The recent story of the loving son is not something that you find every day. Could one invent such a thing? Perhaps if I was a more creative writer it could happen. However, I’m not that desperate to build a readership. That was just one of those poignant moments that had to be set to paper, and I was honored to have the opportunity to do so…my thanks to those who commented. The opposite of that situation was viewed by Juli yesterday. “Behind you is a mother and son,” she said. “Neither has stopped texting since they sat down.” Of course, we had no idea if they were texting one another, but my bet is that was not the case. Kind of sad, isn’t it? Can you imagine saying to one of your adult children, “Let’s go to lunch and leave our smart phones in the car.” Be the fastest goddamned lunch on record. Yes, I could write about my view on technology (said he, pounding away at the keyboard) but I don’t even know the vernacular for today’s techno-geek…tough to fall behind the times like this.

Well, I’ve almost reached my thousand word limit so to you, my reader (hopefully with an ‘s,’ I bid you a wonderful winter without falls or flu; without slipping and sliding; without icicles or idiots. If you have young children, I hope you will enjoy sledding with them at the local hill. The bumps will be a bit rougher than you may remember, but what the hell, you’ll have wonderful memories when you recall the day over a cup of hot chocolate…don’t forget the whipped cream!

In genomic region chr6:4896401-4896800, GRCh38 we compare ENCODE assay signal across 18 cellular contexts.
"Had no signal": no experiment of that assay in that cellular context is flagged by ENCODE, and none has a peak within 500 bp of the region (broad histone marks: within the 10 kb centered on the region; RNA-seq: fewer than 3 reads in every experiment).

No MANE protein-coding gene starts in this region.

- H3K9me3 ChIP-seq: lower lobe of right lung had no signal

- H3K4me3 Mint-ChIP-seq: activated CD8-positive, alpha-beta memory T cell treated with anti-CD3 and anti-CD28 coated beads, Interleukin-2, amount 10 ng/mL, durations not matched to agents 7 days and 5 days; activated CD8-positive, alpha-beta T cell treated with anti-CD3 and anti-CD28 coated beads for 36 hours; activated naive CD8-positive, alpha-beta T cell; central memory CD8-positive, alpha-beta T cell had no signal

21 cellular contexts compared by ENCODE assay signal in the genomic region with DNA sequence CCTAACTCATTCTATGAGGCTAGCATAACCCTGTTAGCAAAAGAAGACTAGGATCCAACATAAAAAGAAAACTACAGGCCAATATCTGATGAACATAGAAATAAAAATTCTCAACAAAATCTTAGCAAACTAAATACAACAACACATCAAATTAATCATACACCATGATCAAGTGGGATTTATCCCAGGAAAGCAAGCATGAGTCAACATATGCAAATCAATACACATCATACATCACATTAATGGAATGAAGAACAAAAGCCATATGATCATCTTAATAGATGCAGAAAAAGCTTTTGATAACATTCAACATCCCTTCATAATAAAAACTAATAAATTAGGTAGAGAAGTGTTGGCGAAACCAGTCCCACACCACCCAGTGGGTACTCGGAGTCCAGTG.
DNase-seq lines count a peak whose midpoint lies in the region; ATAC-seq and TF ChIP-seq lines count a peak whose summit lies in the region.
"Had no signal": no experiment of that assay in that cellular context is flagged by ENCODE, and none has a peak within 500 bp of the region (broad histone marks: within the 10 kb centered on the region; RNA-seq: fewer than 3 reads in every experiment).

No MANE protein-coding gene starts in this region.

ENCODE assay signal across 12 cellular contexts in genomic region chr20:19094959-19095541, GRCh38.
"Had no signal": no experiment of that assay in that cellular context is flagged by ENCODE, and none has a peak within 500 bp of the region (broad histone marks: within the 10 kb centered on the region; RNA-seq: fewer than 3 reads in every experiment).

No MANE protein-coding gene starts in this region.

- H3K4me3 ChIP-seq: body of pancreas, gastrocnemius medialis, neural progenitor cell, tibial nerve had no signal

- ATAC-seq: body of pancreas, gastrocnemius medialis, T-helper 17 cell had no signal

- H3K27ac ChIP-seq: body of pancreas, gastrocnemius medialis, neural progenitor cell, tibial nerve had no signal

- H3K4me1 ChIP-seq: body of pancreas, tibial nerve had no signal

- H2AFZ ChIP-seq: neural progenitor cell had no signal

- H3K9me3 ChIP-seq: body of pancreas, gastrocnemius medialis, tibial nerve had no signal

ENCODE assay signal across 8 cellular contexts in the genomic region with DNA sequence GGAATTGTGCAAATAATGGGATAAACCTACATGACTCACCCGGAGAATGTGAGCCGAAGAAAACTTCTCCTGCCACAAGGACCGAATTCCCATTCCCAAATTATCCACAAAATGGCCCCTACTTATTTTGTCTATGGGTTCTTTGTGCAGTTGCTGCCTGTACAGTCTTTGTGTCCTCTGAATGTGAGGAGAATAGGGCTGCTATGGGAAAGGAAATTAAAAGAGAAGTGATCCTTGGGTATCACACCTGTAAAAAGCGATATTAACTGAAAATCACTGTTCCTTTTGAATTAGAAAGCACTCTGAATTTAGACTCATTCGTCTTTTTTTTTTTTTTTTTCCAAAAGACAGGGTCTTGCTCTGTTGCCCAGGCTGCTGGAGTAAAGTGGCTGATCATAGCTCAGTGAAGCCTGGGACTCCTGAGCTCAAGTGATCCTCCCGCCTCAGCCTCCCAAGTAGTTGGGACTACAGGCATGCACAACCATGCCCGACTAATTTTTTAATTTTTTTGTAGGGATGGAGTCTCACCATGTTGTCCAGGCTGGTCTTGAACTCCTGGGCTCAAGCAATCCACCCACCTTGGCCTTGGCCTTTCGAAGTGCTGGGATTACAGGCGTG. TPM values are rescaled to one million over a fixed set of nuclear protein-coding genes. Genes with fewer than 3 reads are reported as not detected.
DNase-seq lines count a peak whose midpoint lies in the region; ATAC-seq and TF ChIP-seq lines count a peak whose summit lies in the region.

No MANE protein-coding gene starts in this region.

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You’re going to have to forgive an old man if he misinterprets some of the horse manure that floats from the halls of Congress into the media below…or is it “onto” the media below. It really doesn’t matter a whole hell of a lot, but it seems to me that Congress is supposed to enact legislation for the benefit of its constituency; you know, the people who elected them. I don’t know where it says that they are supposed to go looking for ways to mess up an incumbent administration or cast aspersions on the Office of the President…keep an eye open, sure, but not beat a dead horse until the entire animal smells like what’s comin’ outta the south end.

The US mission in Benghazi was attacked by a group of who-knows-who [wink, wink] on September 11, 2012. The attack was fatal and killed a number of people. There were insufficient resources to defend the mission. That is the fault of US intelligence. That those resources weren’t there is the fault of US intelligence and the military not working together. That no one in the US Department of State or in any US intelligence agency OR any US military organization OR in any branch of government didn’t believe there would be an attack on the US somewhere in the world on the anniversary of the World Trade Center attack is sheer idiocy. Every mission, embassy, military post on foreign soil, and tourist who is travelling on September 11th of any year, should be prepare to be treated as a target. Anyone not considering this deserves whatever happens to them. What the hell has to happen for people to wake up to the fact that America is at war on its own soil as well as abroad.